Another state has legalized medical marijuana.
This time, West Virginia became the 29th state to allow cannabis for medicinal purposes after Gov. Jim Justice signed a bill passed by the legislature into law.
West Virginia’s medical marijuana measure is more limited than many other states’ laws. It will allow vaporization, along with pills, oils, gels, creams, ointments, tinctures, and other liquids. But it doesn’t allow smoking pot, and it doesn’t allow dispensaries to sell edibles. Qualifying conditions include terminal illnesses, cancer, HIV/AIDS, epilepsy, PTSD, and severe pain — all of which are standard for state medical marijuana laws. (Marijuana Policy Project, a pro-legalization group, has a broader rundown of the law.)
There’s evidence for marijuana’s medical use
A recent review of the research, from the National Academies of Sciences, Engineering, and Medicine, found that marijuana is promising for chronic pain, multiple sclerosis, and cancer patients.
The evidence for other medical conditions is weak. That’s not necessarily because pot isn’t effective for those conditions, but because the research is simply nonexistent or lacking. One big reason for that: The federal prohibition on marijuana has for years imposed harsh regulatory hurdles on research on pot — largely allowing studies into pot’s risks but not its benefits. That’s made it difficult for researchers to get a better grasp of the drug’s potential medical benefits.
Despite the limited research, more than half the states have passed medical marijuana, buoyed by popular support for cannabis’s medical use and the goal to provide at least some relief for patients now based on the limited and anecdotal evidence for pot.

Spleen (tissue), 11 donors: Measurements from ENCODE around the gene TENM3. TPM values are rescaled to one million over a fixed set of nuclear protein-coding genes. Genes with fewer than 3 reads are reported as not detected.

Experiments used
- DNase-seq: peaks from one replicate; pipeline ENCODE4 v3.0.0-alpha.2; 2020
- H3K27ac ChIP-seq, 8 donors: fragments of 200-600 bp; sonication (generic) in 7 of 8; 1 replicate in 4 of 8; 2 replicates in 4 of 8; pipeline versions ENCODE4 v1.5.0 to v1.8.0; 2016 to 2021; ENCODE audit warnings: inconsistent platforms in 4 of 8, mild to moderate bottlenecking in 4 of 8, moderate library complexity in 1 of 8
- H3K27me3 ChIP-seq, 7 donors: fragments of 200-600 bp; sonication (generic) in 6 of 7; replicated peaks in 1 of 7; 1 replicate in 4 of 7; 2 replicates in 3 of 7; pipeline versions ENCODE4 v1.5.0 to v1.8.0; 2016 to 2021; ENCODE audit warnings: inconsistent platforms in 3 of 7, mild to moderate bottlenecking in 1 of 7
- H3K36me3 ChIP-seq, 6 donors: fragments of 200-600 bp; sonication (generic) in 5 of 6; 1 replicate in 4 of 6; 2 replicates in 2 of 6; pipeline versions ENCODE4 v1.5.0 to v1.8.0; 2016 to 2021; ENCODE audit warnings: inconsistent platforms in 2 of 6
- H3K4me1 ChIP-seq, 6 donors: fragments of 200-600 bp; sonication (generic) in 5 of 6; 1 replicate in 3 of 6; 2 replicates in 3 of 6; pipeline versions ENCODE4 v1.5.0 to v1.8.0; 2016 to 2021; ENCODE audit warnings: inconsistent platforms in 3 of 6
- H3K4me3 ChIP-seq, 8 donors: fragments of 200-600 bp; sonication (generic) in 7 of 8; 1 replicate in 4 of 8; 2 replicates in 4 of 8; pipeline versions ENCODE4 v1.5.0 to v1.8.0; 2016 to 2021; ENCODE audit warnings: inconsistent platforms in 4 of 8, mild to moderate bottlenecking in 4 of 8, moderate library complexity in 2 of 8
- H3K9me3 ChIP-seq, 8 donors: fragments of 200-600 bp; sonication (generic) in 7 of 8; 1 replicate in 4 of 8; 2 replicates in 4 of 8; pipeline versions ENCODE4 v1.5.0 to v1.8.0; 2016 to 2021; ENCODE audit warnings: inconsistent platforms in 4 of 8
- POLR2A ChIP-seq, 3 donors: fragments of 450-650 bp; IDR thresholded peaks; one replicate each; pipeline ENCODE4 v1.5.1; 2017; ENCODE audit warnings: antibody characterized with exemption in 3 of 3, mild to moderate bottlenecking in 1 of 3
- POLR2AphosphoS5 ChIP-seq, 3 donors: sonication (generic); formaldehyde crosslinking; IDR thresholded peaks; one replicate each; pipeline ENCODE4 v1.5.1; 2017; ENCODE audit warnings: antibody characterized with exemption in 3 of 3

Medical marijuana can provide some relief in the opioid epidemic
There is one sense of urgency to medical marijuana legalization: It could help combat the opioid epidemic. Studies suggest marijuana can effectively treat chronic pain, which opioids are commonly prescribed for. Meanwhile, there is no good evidence that opioids can treat chronic pain, while there’s a lot of evidence for opioid’s long-term risks, like addiction, overdose, and even increased pain (known as “hyperalgesia”).
But unlike opioids, medical marijuana cannot cause deadly overdoses. So if some pain patients shift over to marijuana from opioids once pot is legal, it could save some lives. Indeed, the research suggests that states with laxer medical marijuana laws have fewer opioid deaths than they otherwise would.
West Virginia is the state hit hardest by the opioid epidemic, with the highest opioid overdose death rate of any state in the country. That makes it all the more urgent for the state to try different ideas to combat the epidemic, including medical marijuana.